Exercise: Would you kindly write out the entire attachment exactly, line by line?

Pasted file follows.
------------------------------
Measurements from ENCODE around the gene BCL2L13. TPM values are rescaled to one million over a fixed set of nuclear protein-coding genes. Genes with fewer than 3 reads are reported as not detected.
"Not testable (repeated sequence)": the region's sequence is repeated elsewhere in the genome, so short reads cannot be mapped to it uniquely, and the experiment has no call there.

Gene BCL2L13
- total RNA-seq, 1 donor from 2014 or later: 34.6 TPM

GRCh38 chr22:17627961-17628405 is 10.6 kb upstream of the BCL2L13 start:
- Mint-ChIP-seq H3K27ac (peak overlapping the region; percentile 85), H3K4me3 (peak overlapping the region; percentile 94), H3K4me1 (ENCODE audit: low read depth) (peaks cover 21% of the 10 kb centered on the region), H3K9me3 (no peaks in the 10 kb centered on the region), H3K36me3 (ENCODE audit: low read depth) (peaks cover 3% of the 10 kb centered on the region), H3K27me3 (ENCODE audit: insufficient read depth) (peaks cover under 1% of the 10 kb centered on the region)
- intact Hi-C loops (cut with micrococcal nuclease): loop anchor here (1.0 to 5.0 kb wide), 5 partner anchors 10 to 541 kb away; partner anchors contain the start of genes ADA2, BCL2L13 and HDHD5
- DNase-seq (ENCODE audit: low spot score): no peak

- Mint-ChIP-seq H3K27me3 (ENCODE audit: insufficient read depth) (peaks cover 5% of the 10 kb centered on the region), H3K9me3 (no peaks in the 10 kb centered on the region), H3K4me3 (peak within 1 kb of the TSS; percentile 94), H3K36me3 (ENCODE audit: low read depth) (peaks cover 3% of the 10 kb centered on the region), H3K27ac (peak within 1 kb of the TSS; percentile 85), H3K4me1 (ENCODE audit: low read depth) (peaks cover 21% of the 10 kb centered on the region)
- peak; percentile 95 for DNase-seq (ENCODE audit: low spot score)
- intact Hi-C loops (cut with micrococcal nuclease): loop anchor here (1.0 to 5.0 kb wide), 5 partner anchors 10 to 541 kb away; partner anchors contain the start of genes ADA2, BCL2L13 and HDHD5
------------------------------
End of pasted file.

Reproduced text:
Measurements from ENCODE around the gene BCL2L13. TPM values are rescaled to one million over a fixed set of nuclear protein-coding genes. Genes with fewer than 3 reads are reported as not detected.
"Not testable (repeated sequence)": the region's sequence is repeated elsewhere in the genome, so short reads cannot be mapped to it uniquely, and the experiment has no call there.

Gene BCL2L13
- total RNA-seq, 1 donor from 2014 or later: 34.6 TPM

GRCh38 chr22:17627961-17628405 is 10.6 kb upstream of the BCL2L13 start:
- Mint-ChIP-seq H3K27ac (peak overlapping the region; percentile 85), H3K4me3 (peak overlapping the region; percentile 94), H3K4me1 (ENCODE audit: low read depth) (peaks cover 21% of the 10 kb centered on the region), H3K9me3 (no peaks in the 10 kb centered on the region), H3K36me3 (ENCODE audit: low read depth) (peaks cover 3% of the 10 kb centered on the region), H3K27me3 (ENCODE audit: insufficient read depth) (peaks cover under 1% of the 10 kb centered on the region)
- intact Hi-C loops (cut with micrococcal nuclease): loop anchor here (1.0 to 5.0 kb wide), 5 partner anchors 10 to 541 kb away; partner anchors contain the start of genes ADA2, BCL2L13 and HDHD5
- DNase-seq (ENCODE audit: low spot score): no peak

- Mint-ChIP-seq H3K27me3 (ENCODE audit: insufficient read depth) (peaks cover 5% of the 10 kb centered on the region), H3K9me3 (no peaks in the 10 kb centered on the region), H3K4me3 (peak within 1 kb of the TSS; percentile 94), H3K36me3 (ENCODE audit: low read depth) (peaks cover 3% of the 10 kb centered on the region), H3K27ac (peak within 1 kb of the TSS; percentile 85), H3K4me1 (ENCODE audit: low read depth) (peaks cover 21% of the 10 kb centered on the region)
- peak; percentile 95 for DNase-seq (ENCODE audit: low spot score)
- intact Hi-C loops (cut with micrococcal nuclease): loop anchor here (1.0 to 5.0 kb wide), 5 partner anchors 10 to 541 kb away; partner anchors contain the start of genes ADA2, BCL2L13 and HDHD5